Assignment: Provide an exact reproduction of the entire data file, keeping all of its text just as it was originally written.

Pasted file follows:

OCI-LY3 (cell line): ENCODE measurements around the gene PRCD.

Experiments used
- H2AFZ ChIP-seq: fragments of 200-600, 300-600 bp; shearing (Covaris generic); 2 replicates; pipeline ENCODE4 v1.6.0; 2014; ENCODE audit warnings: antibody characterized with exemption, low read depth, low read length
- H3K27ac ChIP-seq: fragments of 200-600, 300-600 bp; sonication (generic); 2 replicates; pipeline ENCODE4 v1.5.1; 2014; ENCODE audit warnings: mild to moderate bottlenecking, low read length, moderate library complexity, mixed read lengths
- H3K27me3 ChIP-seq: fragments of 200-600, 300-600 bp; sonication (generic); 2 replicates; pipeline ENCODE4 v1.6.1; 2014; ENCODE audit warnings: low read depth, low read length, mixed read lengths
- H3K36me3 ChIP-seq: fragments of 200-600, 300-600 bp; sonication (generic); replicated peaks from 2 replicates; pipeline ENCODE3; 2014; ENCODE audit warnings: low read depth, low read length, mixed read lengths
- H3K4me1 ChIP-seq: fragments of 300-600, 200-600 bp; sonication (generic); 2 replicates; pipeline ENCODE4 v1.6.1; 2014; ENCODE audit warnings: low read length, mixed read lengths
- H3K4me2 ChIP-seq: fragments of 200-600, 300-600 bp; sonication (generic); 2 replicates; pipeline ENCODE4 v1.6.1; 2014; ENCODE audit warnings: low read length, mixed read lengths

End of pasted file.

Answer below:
OCI-LY3 (cell line): ENCODE measurements around the gene PRCD.

Experiments used
- H2AFZ ChIP-seq: fragments of 200-600, 300-600 bp; shearing (Covaris generic); 2 replicates; pipeline ENCODE4 v1.6.0; 2014; ENCODE audit warnings: antibody characterized with exemption, low read depth, low read length
- H3K27ac ChIP-seq: fragments of 200-600, 300-600 bp; sonication (generic); 2 replicates; pipeline ENCODE4 v1.5.1; 2014; ENCODE audit warnings: mild to moderate bottlenecking, low read length, moderate library complexity, mixed read lengths
- H3K27me3 ChIP-seq: fragments of 200-600, 300-600 bp; sonication (generic); 2 replicates; pipeline ENCODE4 v1.6.1; 2014; ENCODE audit warnings: low read depth, low read length, mixed read lengths
- H3K36me3 ChIP-seq: fragments of 200-600, 300-600 bp; sonication (generic); replicated peaks from 2 replicates; pipeline ENCODE3; 2014; ENCODE audit warnings: low read depth, low read length, mixed read lengths
- H3K4me1 ChIP-seq: fragments of 300-600, 200-600 bp; sonication (generic); 2 replicates; pipeline ENCODE4 v1.6.1; 2014; ENCODE audit warnings: low read length, mixed read lengths
- H3K4me2 ChIP-seq: fragments of 200-600, 300-600 bp; sonication (generic); 2 replicates; pipeline ENCODE4 v1.6.1; 2014; ENCODE audit warnings: low read length, mixed read lengths